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Reach out: Afghanistan

New Delhi needs to pursue diplomatic outreach to the Taliban
Representational image.
Representational image.
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Pranay Kumar Shome   |   Published 30.04.21, 02:12 AM

As the Joe Biden administration has announced the withdrawal of American troops on the ground in Afghanistan and proposed a new peace process framework, there are ominous signs that New Delhi may be losing the most in this high-stakes diplomacy. A summit to articulate the future of the Afghan peace process is to be held in Istanbul and New Delhi must get ready to accept some hard realities and act accordingly. Remaining a mute spectator will not serve New Delhi’s ‘Neighbourhood First’ policy.

In spite of New Delhi’s stated aversion to the Taliban and its diabolical process of capturing power, New Delhi must recognize that the Taliban is here to stay and may well return to power should the United States of America pull out troops from Afghanistan in the near future. Based on the situation at ground zero, the best thing for New Delhi is to press the accelerator in terms of a diplomatic outreach to the Taliban, providing full recognition to the insurgent group without any qualms. While the advocates of idealism and liberal order may raise a hue and cry over reaching out to a terrorist group, New Delhi needs to adopt realism vis-à-vis its Afghan policy.

An outreach to the Taliban has a number of advantages. First, it will help India decouple the group from its ideological masters in Rawalpindi which is of immense strategic value. Given the fact that both India and Pakistan have decided to extend olive branches to each other in recent times, the Pakistani military establishment will not raise objections to new outreach by its arch-nemesis, India.

Second, New Delhi needs to be prepared for all eventualities. Avinash Paliwal, in his wonderful book, My Enemy’s Enemy, had written at length on how external (financial and military) help allowed mujahideen fighters to topple the Soviet military machine from their country. Since the Taliban is the product of the mujahideen, India cannot rule out foreign interference in Afghanistan in the new scheme of things.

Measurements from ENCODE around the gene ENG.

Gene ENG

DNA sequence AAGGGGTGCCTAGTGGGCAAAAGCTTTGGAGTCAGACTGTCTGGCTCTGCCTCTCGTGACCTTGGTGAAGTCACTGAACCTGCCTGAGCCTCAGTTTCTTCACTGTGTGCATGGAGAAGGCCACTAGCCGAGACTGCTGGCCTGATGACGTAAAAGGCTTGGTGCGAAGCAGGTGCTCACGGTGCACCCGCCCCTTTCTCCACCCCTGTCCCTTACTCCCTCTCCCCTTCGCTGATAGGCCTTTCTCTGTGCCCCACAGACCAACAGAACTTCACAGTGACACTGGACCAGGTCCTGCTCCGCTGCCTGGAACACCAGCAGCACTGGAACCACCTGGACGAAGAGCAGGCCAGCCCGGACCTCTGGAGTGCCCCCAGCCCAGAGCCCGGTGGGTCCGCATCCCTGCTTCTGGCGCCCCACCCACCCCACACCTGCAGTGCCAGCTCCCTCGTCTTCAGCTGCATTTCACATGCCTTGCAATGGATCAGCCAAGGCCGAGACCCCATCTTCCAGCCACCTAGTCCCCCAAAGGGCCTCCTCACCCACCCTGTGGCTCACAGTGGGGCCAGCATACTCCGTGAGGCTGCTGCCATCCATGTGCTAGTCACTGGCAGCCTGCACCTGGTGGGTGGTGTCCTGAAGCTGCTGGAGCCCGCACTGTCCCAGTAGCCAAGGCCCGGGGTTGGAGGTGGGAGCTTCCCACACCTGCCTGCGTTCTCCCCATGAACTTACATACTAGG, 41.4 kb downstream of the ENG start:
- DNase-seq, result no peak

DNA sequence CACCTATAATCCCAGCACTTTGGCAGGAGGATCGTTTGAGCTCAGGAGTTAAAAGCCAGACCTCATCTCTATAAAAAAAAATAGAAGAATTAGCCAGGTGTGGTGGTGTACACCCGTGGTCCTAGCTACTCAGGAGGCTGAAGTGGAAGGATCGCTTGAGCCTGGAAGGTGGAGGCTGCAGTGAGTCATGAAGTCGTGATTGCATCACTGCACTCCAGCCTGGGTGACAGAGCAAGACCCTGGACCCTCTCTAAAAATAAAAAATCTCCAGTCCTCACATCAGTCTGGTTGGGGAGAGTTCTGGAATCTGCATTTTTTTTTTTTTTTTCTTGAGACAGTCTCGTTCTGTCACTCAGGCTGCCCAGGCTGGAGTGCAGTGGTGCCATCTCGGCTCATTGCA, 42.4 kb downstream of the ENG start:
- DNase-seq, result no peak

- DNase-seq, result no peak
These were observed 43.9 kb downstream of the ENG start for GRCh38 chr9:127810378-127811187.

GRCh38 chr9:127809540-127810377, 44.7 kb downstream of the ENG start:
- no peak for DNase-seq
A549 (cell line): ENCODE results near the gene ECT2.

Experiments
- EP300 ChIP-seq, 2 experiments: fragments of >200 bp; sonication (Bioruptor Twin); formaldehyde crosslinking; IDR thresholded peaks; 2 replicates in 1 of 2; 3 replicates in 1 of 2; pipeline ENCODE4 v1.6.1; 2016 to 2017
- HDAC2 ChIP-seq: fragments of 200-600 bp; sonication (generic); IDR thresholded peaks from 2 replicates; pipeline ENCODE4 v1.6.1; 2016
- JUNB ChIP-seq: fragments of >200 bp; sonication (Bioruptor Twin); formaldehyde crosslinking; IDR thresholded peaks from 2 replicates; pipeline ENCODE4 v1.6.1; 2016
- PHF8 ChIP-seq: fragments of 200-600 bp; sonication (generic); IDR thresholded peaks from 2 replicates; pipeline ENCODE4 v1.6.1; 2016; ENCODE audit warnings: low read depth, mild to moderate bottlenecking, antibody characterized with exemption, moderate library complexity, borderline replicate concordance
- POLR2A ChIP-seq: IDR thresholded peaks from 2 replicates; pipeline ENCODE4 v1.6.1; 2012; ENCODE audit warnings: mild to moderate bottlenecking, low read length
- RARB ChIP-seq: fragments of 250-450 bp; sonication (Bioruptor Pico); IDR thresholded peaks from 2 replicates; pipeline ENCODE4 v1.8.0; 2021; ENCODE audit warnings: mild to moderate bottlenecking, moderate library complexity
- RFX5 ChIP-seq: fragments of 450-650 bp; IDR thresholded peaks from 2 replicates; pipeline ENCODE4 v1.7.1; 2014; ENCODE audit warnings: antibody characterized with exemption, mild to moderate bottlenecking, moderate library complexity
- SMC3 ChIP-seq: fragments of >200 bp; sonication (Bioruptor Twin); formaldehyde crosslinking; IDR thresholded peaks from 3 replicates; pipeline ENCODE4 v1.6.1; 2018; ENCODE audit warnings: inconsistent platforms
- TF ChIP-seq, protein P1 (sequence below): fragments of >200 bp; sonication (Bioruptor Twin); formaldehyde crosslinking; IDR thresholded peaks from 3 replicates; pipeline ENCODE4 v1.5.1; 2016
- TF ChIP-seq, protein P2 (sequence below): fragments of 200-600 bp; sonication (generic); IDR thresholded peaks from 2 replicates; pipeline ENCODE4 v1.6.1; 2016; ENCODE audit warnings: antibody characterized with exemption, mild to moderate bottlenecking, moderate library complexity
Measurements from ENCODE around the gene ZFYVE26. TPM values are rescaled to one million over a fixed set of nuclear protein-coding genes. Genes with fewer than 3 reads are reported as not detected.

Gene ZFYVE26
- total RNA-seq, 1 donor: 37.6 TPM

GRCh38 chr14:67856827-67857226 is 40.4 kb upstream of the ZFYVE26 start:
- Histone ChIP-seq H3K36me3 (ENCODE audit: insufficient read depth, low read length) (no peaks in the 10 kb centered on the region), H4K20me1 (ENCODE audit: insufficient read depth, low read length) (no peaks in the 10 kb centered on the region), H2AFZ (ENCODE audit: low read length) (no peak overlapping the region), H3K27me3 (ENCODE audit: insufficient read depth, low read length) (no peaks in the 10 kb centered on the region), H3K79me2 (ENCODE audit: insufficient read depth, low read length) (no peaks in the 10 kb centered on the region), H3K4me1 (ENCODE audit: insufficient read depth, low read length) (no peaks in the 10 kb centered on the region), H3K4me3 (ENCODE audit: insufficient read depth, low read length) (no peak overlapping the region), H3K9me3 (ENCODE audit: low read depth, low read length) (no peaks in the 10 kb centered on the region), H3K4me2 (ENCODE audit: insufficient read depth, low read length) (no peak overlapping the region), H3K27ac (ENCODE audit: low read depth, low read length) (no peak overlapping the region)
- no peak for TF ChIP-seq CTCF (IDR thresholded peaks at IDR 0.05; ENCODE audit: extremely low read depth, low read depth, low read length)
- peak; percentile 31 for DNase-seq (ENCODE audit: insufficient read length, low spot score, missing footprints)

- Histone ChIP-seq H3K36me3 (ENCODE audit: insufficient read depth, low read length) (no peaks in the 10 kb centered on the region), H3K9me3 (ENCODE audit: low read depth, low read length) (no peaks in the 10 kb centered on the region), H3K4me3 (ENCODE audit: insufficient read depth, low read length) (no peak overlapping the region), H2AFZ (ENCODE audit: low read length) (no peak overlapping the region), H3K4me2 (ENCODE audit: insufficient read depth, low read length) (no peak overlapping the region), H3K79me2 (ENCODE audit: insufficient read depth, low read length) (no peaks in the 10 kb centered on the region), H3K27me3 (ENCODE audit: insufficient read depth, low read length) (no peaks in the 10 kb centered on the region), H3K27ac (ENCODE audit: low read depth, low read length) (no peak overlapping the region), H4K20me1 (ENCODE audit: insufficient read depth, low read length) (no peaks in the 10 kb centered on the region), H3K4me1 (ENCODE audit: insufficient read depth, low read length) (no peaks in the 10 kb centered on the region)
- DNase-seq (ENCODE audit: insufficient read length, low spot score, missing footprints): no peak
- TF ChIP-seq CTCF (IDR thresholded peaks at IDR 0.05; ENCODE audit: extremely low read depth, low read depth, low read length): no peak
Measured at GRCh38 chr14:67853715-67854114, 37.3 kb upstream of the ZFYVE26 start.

Exercise caution

Third, the Taliban considers Saudi Arabia to be its religious godfather. At a time when the Saudi crown prince, Mohammed bin Salman, has signalled a shift towards a more moderate, inclusive version of Islam, New Delhi must play a surreptitious role in allowing its promotion on a large scale as this will help root out extremism in India. The latter must try and persuade the Taliban to adopt a moderate version of Islam, prioritizing women’s empowerment, promoting the principles of liberal democracy and so on. While this may appear to undermine India’s secularist credentials, it must be noted that geopolitics trumps religion according to Henry Kissinger. Finally, New Delhi would require the support of both the Afghan national army and the Taliban in eliminating the menace of the Islamic State.

The road ahead, however, is very difficult. Pakistan, in spite of its platitudes about wanting peaceful relations with India, has already set the restoration of statehood for Kashmir as the prerequisite for resumption of dialogue with India. India cannot lower its guard; if history is anything to go by, then trusting Pakistan has not always yielded good results. New Delhi needs to be cautious and on its toes while negotiating with the military establishment because it still calls the shots in Afghanistan.

If Pakistan continues on a trajectory of animosity towards India, then it will not desist from activating its covert contacts in jihadist groups like the Haqqani network to upset the peace process. But as the former prime minister, Atal Bihari Vajpayee, eloquently said: “You can change your friends, not neighbours.” India thus needs to move cautiously, keeping its interests foremost. It also needs to galvanize support for its new policy, which will result in a win-win situation for all stakeholders in the Afghan peace process.



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